Guldner Tractor Service Manual PDFGULDNER-serie-G-Service-Manual
History of Guldner Tractors
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The company was founded in Munich in 1904 as “Güldner-Motoren-Gesellschaft GmbH” by Hugo Güldner, Carl von Linde and Georg von Krauß, but moved to Aschaffenburg in 1907.
In 1929, Güldner taken over by Linde Eismaschinen, founded by Carl von Linde.
Güldner initially produced diesel engines from 60 to 600 hp, but later they specialized in the construction of small diesels.
In the years following the WW2, two-cylinder diesel engines mainly supplied, but around 1960 engines with 1 to 6 cylinders arrived.
The production of hydraustatic elements began in 1955, which also benefited Linde forklift truck production. With this hydraustatic technique, forklift trucks marketed under the name “Hydrocar” in the late 1950s.
The production of motorcycles began in 1924. Many German companies did that in that period; there was a need for simple and cheap means of transport and in the years 1923/1924 hundreds of motorcycle brands were created.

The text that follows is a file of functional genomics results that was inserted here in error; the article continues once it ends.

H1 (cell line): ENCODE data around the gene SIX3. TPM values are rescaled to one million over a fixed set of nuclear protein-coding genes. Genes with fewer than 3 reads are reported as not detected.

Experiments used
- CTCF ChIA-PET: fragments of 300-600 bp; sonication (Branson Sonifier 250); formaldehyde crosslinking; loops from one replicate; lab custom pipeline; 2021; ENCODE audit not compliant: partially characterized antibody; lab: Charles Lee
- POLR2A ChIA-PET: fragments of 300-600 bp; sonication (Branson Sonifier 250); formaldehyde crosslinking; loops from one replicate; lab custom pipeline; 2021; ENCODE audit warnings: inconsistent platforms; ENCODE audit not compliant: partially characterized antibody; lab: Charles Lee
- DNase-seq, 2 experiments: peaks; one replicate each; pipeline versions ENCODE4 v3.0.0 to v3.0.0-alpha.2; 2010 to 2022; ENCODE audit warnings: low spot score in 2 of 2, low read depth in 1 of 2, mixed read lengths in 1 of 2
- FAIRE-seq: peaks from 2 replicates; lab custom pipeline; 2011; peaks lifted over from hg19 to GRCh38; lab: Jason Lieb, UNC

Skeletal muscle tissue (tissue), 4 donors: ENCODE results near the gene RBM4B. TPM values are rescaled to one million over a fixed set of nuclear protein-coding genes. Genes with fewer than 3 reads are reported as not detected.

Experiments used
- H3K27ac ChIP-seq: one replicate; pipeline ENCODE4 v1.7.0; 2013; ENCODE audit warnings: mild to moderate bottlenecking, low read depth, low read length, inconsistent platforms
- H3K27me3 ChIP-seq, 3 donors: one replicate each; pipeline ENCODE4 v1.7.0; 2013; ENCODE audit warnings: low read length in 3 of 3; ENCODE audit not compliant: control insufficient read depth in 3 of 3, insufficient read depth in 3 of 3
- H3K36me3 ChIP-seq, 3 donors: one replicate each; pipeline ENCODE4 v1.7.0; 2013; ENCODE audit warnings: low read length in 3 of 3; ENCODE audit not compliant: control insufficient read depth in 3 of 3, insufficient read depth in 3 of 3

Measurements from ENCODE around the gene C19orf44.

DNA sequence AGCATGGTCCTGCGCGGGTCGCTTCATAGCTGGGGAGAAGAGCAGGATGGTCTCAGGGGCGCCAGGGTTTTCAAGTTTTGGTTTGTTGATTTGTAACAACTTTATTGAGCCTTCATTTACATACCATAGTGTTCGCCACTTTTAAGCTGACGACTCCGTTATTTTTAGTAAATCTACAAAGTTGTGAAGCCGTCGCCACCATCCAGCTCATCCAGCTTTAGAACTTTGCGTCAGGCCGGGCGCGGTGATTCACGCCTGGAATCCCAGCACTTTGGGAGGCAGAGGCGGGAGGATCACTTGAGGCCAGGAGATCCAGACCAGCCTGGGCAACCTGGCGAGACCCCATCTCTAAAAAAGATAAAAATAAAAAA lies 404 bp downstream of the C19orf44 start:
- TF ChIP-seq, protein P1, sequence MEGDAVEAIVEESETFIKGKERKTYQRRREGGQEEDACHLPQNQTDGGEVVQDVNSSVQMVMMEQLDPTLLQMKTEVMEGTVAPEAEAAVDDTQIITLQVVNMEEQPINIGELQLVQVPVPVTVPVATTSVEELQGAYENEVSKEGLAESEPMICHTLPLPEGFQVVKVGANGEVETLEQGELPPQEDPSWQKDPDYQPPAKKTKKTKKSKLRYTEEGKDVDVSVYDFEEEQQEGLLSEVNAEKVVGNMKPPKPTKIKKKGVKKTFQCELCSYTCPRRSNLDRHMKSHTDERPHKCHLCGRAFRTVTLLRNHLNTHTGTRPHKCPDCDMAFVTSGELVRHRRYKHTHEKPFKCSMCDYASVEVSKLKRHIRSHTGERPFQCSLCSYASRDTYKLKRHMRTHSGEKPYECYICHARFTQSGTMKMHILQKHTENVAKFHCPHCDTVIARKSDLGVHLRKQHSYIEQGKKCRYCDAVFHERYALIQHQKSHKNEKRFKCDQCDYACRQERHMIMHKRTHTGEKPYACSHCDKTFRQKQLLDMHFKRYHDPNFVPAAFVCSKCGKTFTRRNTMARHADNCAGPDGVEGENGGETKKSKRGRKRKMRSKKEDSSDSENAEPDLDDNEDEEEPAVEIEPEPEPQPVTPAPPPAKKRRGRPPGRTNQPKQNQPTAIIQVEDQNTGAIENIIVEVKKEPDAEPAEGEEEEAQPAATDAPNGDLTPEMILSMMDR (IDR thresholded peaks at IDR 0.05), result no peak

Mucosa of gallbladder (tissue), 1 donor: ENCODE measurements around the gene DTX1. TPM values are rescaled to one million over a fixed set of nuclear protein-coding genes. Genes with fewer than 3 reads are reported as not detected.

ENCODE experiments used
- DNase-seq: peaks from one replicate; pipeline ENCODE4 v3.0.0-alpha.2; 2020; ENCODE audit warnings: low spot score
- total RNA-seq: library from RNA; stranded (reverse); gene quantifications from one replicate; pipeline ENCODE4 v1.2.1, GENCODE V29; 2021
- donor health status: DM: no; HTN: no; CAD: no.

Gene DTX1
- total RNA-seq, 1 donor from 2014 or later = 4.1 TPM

However, the Güldner motorcycles were not really cheap.
They looked a lot like Nortons from that time: 500cc single-cylinder that could be supplied with both side and head valves. Like most of these “new” motorcycle brands, Güldner‘s motorcycle production didn’t last long: it discontinued in 1927.
In 1937, the Güldner A 20 the first tractor produced by the company.
In 1958, as far as tractor production concerned, they started working together with the Maschinenfabrik Fahr in Gottmadingen and in 1959 the Europa series produced by both factories was presented.
However, the collaboration did not last long and in 1962 Güldner presented the G-tractor series, which was available with different engines.
A number of models had four-wheel drive. When tractor production ended in 1969, around 100,000 tractors built.
From 1935 to 1969, Güldner supplied the following types of tractors. The models from the same construction period with the same capacity are different engines, one with water cooling and one with air cooling.